As I mentioned a while back, I’m in the midst of making a pretty significant life decision: do I make the leap to being a writer, or do I keep doing things as I currently am? I’m turning the whole matter over very slowly and analyzing from a lot of different angles.
Since I’m taking this decision so slowly, I’m trying a wide assortment of different techniques for making my decision to see where they point me. Here are the ones I’ve tried that have provided some revelations to me.
Make a giant list of pros and cons I shared the highlights of this list earlier, but since then I’ve kept it around, growing both the pros and cons of the decision to almost absurd lengths and often rewriting and clarifying specific points.
This constant revision has started really breaking the decision down into the true pros and cons of the situation. In truth, the pros are about what my heart wants and the cons are about what my mind understands. On paper, I shouldn’t even consider making this move. In my heart, though, I have a sense that if I don’t do it now, when the pump is relatively primed, I never will.
Prioritize your options The Prioritizer, a tool to which I wrote a passionate ode a while back, does a very good job of helping you rank a list of items based on your personal priority. I disassembled the various pieces of the puzzle (children, intellectual curiosity, etc.) and ranked them using the tool.
I found out that my children are my highest priority, which is a vague indicator that I should play the safer route as it provides a greater security net for them. What I did find, though, is that control and freedom over my work are things that I value very highly – I don’t like work where I have limited control over what I’m doing and what I’m producing.
Call a trusted friend for a long, heartfelt talk Often, there are aspects of your situation that are intrinsically tied to who you are as a person. As a result, there is significant added value in talking to someone who knows who you are and can include things like your personality and a more detached view of your skills and talents into account, things that you can’t judge accurately for yourself.
Once you’ve initiated the conversation, lay it all on the table – everything you’re thinking both ways on the issue. Hopefully, you’re talking to a friend close enough to you to provide their most honest assessment of the situation, even if it might not be the one that you want to hear.
Look at the “big three” scenarios Sketch out in as much detail as possible the best case scenario, the worst case scenario, and the average scenario that would result from making the decision that you’re debating. The best case scenario reveals the things that compel you the most, the worst case reveals the things that worry you the most, and the average case indicates your authentic hopes for what will happen.
The more you detail those scenarios, the better your understanding of the actual dilemma becomes because you begin to actually see the secondary and tertiary effects of that decision on your life. Quite often, these secondary and tertiary effects are the ones that make or break your plans. For me, I’ve found these secondary and tertiary effects to be quite fascinating. Would this move make me less social? Would it improve my children’s intellectual development? Interesting issues to think about.
Collect advice from as many sources as you can While it may not have the value of a deep conversation with a trusted friend, running a two minute drill of your dilemma past a lot of people can provide a lot of insight. Submitting your concern to a large group can reveal countless angles that you never considered and it can stress certain areas that you glossed over before.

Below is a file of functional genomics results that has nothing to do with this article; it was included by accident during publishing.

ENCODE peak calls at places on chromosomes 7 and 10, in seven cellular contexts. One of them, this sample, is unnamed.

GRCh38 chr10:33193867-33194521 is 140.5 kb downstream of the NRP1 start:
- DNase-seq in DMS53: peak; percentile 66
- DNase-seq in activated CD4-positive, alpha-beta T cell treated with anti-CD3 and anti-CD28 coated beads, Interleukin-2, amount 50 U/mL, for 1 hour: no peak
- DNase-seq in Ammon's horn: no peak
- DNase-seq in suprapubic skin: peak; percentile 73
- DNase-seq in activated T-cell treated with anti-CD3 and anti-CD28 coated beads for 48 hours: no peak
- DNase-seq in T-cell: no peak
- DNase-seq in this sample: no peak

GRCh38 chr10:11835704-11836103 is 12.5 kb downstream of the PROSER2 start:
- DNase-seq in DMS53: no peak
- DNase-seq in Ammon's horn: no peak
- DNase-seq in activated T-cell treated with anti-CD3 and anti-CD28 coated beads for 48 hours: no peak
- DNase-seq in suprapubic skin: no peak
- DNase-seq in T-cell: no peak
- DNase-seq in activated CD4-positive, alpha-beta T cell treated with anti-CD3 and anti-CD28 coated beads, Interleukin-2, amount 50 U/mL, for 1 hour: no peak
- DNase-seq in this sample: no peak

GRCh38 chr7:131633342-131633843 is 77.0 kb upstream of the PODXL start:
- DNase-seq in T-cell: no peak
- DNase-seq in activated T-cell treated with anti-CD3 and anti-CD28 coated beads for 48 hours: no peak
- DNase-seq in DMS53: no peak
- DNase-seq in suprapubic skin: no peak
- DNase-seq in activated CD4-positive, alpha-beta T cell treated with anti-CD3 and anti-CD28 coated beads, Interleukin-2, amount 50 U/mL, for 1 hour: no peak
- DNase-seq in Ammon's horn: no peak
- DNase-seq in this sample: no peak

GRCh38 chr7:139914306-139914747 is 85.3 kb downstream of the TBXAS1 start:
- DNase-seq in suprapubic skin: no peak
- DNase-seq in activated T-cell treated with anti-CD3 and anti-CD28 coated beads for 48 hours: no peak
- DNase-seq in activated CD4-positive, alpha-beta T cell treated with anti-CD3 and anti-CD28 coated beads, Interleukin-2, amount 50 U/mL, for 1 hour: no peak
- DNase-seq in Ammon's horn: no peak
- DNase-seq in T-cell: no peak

By merely writing about my decision on this blog, I threw my dilemma out there to 100,000 eyeballs – and I collected a lot of advice from a lot of people. I’ve also threw the dilemma out there to almost everyone in my life to see what they thought about it – and collected their ideas, too. What does all of this data mean? It’s a serious gut check – in my case, the biggest one was about the quality of my writing, something which underlies all of my plans. People are very honest about their concerns, often revealing angles that I never even conceived of on my own.
Tuck it away for a while Many major decisions, like this one, don’t have to be made immediately. You can gather information, then tuck the information away in your subconscious mind to work slowly over time. This is actually the place I’m at now with my decision – I’ve postponed further thinking and deliberation for a month to let it all settle and allow my subconscious mind to work away at it for a while.
This has been very beneficial to me many times in the past. I basically stopped deliberating my choice about college (I had a handful of strong options) for a month and let the choices settle in my mind. When I picked up the decision again, the right answer revealed itself very clearly and quickly.
Take the road less traveled In the end, one big piece of the puzzle that keeps most of us from making the move that we feel is right is a fear that it’s not the socially acceptable thing to do. Lately, I’ve been thinking about “groupthink” quite a lot and I’ve come to the conclusion that quite often it prevents you from making the best decision.
My conclusion? Don’t worry about what “society” might think of your choice. Quite often, they point towards a path of conformity in some fashion or another. While conformity might help people get along in social situations, it’s rarely a healthy indicator of how you should live your life. Discard those worries and take the road less traveled.
I shall be telling this with a sigh
Somewhere ages and ages hence:
Two roads diverged in a wood, and I –
I took the one less traveled by,
And that has made all the difference.
– Robert Frost, “The Road Not Taken”